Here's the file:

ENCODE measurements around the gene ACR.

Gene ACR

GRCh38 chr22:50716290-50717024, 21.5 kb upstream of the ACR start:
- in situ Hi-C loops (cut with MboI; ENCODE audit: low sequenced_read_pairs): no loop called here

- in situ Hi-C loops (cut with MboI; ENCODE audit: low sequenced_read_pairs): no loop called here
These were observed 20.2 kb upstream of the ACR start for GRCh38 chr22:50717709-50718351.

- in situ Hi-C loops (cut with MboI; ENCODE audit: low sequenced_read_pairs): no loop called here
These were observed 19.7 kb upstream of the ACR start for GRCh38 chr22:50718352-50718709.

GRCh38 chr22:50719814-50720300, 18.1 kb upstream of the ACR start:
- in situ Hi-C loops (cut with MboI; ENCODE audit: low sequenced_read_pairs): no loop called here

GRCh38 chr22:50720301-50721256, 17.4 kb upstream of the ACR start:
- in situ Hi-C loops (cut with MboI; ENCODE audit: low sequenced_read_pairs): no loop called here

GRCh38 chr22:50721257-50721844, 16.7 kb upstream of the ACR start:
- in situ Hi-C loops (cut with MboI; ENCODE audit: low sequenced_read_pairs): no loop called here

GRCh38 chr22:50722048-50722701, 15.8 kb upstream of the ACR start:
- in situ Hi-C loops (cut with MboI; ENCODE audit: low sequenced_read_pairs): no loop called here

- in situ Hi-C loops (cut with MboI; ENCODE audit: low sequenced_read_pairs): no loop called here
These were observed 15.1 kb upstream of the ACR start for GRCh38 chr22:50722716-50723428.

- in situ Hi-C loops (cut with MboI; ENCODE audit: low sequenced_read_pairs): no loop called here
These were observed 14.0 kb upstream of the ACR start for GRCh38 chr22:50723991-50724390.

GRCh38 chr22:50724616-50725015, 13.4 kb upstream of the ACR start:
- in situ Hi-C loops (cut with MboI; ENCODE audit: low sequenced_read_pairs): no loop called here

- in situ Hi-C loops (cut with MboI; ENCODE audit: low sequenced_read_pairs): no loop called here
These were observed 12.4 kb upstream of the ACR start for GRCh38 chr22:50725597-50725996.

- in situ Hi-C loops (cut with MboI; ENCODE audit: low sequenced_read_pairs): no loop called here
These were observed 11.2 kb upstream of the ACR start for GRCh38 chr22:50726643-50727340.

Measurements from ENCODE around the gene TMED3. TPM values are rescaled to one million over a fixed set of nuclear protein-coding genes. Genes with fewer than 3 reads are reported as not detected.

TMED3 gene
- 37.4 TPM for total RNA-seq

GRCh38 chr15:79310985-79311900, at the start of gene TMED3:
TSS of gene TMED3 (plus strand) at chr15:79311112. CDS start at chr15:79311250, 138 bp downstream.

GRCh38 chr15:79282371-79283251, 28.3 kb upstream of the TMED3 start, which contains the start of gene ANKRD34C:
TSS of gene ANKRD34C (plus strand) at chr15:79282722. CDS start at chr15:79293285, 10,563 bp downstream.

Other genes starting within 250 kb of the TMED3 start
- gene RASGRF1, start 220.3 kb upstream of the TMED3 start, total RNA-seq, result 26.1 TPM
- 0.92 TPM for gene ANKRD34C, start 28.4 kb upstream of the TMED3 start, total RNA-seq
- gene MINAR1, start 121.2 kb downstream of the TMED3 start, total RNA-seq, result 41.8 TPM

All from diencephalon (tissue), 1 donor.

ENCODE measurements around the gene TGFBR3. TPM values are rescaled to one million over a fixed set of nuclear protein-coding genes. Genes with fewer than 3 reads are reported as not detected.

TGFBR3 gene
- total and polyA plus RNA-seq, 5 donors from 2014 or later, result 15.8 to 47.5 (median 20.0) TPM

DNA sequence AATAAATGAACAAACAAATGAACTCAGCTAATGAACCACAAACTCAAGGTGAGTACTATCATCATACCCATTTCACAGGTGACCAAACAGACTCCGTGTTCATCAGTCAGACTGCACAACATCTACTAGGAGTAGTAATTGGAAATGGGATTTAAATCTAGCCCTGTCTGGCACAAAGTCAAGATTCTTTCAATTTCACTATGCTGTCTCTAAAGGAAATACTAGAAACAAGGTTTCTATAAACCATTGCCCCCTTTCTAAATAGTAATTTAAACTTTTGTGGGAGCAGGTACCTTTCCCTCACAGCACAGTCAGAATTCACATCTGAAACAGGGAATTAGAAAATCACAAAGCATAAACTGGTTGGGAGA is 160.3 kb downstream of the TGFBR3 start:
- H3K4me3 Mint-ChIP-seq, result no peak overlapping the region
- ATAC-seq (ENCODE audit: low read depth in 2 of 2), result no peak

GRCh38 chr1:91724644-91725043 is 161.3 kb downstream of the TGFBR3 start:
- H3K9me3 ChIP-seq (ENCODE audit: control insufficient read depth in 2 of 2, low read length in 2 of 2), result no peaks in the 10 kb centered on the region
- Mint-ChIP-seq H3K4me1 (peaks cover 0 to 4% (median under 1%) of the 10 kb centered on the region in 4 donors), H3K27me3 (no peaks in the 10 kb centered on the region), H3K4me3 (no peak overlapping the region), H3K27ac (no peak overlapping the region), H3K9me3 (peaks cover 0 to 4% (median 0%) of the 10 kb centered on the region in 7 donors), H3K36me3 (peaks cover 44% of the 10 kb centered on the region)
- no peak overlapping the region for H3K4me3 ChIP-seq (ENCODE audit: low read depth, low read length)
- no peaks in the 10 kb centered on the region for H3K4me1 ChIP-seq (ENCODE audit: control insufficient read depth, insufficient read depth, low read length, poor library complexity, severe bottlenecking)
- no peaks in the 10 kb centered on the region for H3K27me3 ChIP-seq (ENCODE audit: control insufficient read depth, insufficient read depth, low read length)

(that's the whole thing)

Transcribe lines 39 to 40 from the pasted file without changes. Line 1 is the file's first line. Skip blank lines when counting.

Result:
ENCODE measurements around the gene TGFBR3. TPM values are rescaled to one million over a fixed set of nuclear protein-coding genes. Genes with fewer than 3 reads are reported as not detected.

TGFBR3 gene